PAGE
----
In his opposition to the motion to disqualify, Manning has asserted that the motion is at best premature "because there has been no showing whatsoever that Manning will be required to give any testimony." Manning Affidavit 1. This is not the operative test for possible invocation of the disciplinary rule: the standard is not "will be called" but "ought to be called" and that rule clearly obtains in this circuit. J. P. Foley & Co., Inc. v. Vanderbilt, 523 F.2d 1357, 1359 (2d Cir. 1975).

There is strong evidence that Manning "ought to" be called in behalf of Norell in this antitrust case. On the one hand, defendant may maintain that no exclusive retail agreement existed. In that event, Manning may well be needed to buttress the contrary position which is otherwise supported only by brief affirmations from two others once connected with Norell Sidney Auerbach, former vice president, and Edna Sullivan, former salesperson. Interrogatories, Answer No. 18. On the other hand, defendant may choose to base its case on the voluntary and reasonable nature of an exclusive marketing arrangement between the parties, for it is clearly the law that exclusive dealing contracts are not violative of antitrust laws per se, Tampa Electric Co. v. Nashville Coal Co., 365 U.S. 320, 81 S. Ct. 623, 5 L. Ed. 2d 580 (1961); Susser v. Carvel Corp., 332 F.2d 505 (2d Cir. 1964), and it is the traditional "rule of reason" which must be applied to determine if any unlawful trade restraint did exist. White *130 Motor Co. v. United States, 372 U.S. 253, 83 S. Ct. 696, 9 L. Ed. 2d 738 (1963). Should defendant adopt this argument or should the exclusive be shown without resort to Manning's testimony it is of real significance that neither Ms. Sullivan nor Mr. Auerbach purports to have knowledge of the terms or the voluntariness of the exclusive, and it appears that Manning's testimony ought to be given at least on the issue of possible economic coercion, if not on the existence of the exclusive itself.

Moreover, Manning labors under a misapprehension when he states that should defendant argue the "reasonableness" of the arrangement between it and Norell, then "the entire case will be in the lap of the defense." Manning Affidavit 3. "The burden of proof in antitrust cases remains with the plaintiff, deriving such help as may be available in the circumstances from particularized rules articulated by law such as the per se doctrine." United States v. Arnold, Schwinn & Co., 388 U.S. 365, 374 n.5, 87 S. Ct. 1856, 1863, 18 L. Ed. 2d 1249.[2] There being no per se violation in this case, it will be up to plaintiff to demonstrate that the rule of reason has been violated by the putative exclusive dealing agreement. To decide such a case "[t]he court must ordinarily consider the facts peculiar to the business to which the restraint is applied; its condition before and after the restraint was imposed; the nature of the restraint and its effect, actual or probable." Board of Trade v. United States, 246 U.S. 231, 238, 38 S. Ct. 242, 244, 62 L. Ed. 683 (1918) (Brandeis, J.). Manning has shown by his past and current positions in plaintiffs' organizational hierarchy and through his answers to defendant's interrogatories that he is the one who has particular knowledge of all these facts from Norell's viewpoint; it is apparent that he "ought" to testify.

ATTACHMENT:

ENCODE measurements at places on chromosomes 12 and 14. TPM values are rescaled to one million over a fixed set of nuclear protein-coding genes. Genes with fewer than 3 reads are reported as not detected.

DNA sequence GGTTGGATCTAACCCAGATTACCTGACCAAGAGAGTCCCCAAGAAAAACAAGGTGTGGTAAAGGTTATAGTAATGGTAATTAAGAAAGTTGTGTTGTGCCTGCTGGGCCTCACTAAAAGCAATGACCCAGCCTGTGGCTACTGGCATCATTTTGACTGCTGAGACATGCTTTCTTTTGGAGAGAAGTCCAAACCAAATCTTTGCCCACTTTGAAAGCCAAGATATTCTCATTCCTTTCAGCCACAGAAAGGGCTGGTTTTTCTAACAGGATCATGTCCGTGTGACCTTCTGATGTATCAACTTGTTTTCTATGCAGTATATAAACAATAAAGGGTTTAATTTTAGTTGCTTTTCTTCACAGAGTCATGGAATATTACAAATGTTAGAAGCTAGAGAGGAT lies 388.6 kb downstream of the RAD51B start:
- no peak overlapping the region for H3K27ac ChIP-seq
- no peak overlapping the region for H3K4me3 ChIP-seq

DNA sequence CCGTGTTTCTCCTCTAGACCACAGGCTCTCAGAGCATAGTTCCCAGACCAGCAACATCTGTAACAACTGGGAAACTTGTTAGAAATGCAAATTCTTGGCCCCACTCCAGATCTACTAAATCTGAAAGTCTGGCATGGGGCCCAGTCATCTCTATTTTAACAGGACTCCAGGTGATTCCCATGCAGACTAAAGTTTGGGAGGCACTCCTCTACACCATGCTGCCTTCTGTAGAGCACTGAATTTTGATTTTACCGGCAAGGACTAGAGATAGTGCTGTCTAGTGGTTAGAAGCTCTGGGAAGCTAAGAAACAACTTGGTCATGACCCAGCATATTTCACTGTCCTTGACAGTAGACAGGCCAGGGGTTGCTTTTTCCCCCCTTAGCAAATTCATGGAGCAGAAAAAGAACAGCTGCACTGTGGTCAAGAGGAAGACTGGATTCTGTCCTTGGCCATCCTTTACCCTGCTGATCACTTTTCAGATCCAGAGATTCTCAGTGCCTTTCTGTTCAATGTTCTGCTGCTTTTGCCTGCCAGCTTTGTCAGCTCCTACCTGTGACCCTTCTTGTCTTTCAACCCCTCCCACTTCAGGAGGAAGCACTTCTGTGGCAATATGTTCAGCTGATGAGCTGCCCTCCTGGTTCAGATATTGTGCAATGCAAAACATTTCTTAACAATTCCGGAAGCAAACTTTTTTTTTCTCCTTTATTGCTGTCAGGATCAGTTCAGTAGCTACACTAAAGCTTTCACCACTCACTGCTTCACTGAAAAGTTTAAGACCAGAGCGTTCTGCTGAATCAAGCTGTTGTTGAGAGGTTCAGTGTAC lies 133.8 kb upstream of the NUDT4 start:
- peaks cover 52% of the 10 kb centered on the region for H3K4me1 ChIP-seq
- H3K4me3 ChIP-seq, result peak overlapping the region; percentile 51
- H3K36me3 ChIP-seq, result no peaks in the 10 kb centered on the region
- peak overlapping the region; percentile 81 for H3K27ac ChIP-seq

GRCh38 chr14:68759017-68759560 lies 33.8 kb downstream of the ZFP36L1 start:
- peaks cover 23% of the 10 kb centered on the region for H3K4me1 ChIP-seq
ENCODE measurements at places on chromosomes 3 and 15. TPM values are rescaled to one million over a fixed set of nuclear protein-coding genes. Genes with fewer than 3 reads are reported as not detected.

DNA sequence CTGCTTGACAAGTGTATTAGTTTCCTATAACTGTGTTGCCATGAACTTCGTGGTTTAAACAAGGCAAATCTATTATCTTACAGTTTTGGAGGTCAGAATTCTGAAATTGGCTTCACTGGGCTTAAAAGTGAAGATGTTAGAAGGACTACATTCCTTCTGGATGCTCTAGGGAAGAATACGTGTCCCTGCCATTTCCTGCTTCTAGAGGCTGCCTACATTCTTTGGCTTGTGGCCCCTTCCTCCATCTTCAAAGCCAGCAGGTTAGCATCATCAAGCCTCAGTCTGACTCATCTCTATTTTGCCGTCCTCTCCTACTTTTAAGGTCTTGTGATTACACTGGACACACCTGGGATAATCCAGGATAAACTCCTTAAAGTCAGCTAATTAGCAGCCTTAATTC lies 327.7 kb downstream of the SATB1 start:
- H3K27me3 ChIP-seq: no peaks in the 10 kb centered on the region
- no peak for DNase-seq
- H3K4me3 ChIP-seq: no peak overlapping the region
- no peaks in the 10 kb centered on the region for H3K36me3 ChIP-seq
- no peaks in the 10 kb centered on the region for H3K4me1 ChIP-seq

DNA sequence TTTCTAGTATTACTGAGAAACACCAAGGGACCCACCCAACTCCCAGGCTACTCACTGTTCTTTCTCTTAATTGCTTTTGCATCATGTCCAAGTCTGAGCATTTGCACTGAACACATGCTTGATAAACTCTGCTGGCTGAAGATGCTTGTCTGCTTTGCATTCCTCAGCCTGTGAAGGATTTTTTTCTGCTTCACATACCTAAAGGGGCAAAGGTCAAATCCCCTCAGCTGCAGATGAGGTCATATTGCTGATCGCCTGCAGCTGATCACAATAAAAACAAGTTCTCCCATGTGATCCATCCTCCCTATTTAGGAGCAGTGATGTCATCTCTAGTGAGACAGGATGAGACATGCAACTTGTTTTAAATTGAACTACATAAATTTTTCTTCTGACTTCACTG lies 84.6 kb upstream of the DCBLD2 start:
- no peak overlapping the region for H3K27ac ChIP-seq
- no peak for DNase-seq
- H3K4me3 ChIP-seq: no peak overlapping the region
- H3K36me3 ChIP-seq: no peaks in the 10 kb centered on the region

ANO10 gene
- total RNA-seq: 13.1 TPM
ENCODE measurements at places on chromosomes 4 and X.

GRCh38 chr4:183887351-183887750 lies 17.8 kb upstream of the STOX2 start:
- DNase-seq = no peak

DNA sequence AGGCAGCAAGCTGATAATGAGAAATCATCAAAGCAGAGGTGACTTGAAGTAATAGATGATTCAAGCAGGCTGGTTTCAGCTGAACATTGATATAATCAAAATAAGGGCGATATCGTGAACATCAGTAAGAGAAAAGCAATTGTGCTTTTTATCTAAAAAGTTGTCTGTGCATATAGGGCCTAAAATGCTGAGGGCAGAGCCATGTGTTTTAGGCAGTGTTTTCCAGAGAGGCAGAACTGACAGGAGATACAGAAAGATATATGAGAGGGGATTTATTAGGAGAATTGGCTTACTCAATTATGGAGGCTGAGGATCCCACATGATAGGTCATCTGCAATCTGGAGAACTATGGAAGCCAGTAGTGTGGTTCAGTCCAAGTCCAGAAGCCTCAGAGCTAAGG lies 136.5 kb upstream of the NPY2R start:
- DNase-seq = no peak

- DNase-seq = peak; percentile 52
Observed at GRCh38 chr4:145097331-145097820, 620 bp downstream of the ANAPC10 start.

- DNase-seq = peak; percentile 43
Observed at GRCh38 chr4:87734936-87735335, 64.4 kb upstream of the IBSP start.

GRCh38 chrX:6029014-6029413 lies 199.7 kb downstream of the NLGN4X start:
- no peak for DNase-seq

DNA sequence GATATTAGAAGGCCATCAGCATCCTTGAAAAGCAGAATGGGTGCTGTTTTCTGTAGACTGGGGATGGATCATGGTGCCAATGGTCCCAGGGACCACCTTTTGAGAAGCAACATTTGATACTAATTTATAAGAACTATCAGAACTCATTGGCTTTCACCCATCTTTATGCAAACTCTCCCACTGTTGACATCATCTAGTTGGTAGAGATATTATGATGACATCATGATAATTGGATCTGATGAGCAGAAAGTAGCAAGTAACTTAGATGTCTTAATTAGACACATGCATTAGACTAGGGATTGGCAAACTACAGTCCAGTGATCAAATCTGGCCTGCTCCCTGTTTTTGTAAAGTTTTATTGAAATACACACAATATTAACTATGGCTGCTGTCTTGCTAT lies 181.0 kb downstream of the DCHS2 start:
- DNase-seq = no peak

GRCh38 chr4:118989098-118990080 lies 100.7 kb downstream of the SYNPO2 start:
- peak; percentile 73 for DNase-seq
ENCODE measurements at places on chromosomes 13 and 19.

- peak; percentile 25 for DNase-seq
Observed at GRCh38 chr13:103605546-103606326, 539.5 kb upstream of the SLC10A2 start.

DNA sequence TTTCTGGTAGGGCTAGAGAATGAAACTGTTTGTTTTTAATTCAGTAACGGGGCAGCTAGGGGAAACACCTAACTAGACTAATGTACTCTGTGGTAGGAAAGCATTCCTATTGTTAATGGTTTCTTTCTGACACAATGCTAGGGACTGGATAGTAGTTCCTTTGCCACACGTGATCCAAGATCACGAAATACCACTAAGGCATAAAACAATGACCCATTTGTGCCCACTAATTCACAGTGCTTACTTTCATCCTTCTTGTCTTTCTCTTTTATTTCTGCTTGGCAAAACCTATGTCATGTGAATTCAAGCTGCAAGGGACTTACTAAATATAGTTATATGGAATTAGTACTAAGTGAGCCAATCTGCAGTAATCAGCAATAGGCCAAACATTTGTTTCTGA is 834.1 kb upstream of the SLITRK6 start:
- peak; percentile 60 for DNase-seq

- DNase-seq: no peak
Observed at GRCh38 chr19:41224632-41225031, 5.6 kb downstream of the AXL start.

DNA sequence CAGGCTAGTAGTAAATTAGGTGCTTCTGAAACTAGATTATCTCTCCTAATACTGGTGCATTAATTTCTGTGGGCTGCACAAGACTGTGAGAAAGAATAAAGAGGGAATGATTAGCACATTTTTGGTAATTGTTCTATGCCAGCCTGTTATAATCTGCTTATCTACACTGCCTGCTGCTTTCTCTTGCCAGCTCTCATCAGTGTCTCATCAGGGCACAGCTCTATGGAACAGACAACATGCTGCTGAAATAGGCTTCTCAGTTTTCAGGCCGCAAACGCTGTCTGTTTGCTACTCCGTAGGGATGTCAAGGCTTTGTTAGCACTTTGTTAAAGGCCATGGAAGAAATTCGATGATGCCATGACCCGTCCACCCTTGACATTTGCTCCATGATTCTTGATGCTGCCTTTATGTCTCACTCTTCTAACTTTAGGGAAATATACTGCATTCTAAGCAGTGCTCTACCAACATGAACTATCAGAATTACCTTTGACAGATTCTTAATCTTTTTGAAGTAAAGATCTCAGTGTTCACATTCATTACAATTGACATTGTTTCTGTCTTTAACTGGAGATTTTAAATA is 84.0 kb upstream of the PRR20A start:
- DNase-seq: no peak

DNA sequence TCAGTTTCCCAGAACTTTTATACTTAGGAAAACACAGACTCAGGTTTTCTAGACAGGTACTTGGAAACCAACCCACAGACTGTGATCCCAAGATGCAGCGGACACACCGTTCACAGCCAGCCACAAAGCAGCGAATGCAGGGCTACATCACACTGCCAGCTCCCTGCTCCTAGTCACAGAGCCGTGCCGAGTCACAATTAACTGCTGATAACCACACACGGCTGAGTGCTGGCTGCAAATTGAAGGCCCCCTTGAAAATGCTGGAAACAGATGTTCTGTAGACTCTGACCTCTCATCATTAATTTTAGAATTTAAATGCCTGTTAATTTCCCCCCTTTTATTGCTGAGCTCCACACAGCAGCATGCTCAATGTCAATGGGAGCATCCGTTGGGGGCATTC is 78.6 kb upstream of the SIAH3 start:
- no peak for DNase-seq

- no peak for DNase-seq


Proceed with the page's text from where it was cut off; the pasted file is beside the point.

However, Manning argues alternatively that the "hardship" exception in DR 5-102 should bar application of the rule in this case. In full text this exception provides that a lawyer shall not be required to refuse to represent a client for whom he ought to be a witness if such refusal "would work a substantial hardship on the client because of the distinctive value of the lawyer or his firm to the client." DR 5-101(B) (4). Manning states that he and his firm have been acting since 1974 without compensation in order to husband the assets of the Norell estate; that they will be compensated in this suit only if victorious; that to find other counsel experienced in dress-business litigation to oppose on a contingent fee basis the "powerful" defendant would "probably be impossible." Manning Affidavit 10. Manning offers no support for the proposition that only counsel experienced in "the dress business" would be competent to handle this litigation, nor has he stated why another firm could not be retained on a contingency basis. Moreover, the "distinctive value" of the Manning firm to Norell would appear not to be as counsel but as witness, the very role barred by DR 5-102.

Perhaps recognizing how neatly his position fits the proscriptions of the Code, Manning has suggested that if disqualification is required it be partial, that is, that the Manning firm be allowed to continue as pretrial counsel and "trial counsel . . . be obtained who can handle the actual trial, so as to avoid the problem of Manning being a witness and also arguing his own credibility before a jury." Manning Affidavit 10. It is this suggestion which the Court accepts, in deference to the admonition that any motion to disqualify an attorney requires "judicial scrutiny to prevent literalism from possibly overcoming substantial justice to the parties." Foley, supra, 523 F.2d at 1360 (Gurfein, J. concurring). As Judge Gurfein noted, the disciplinary rules are not statutory; we are cautioned that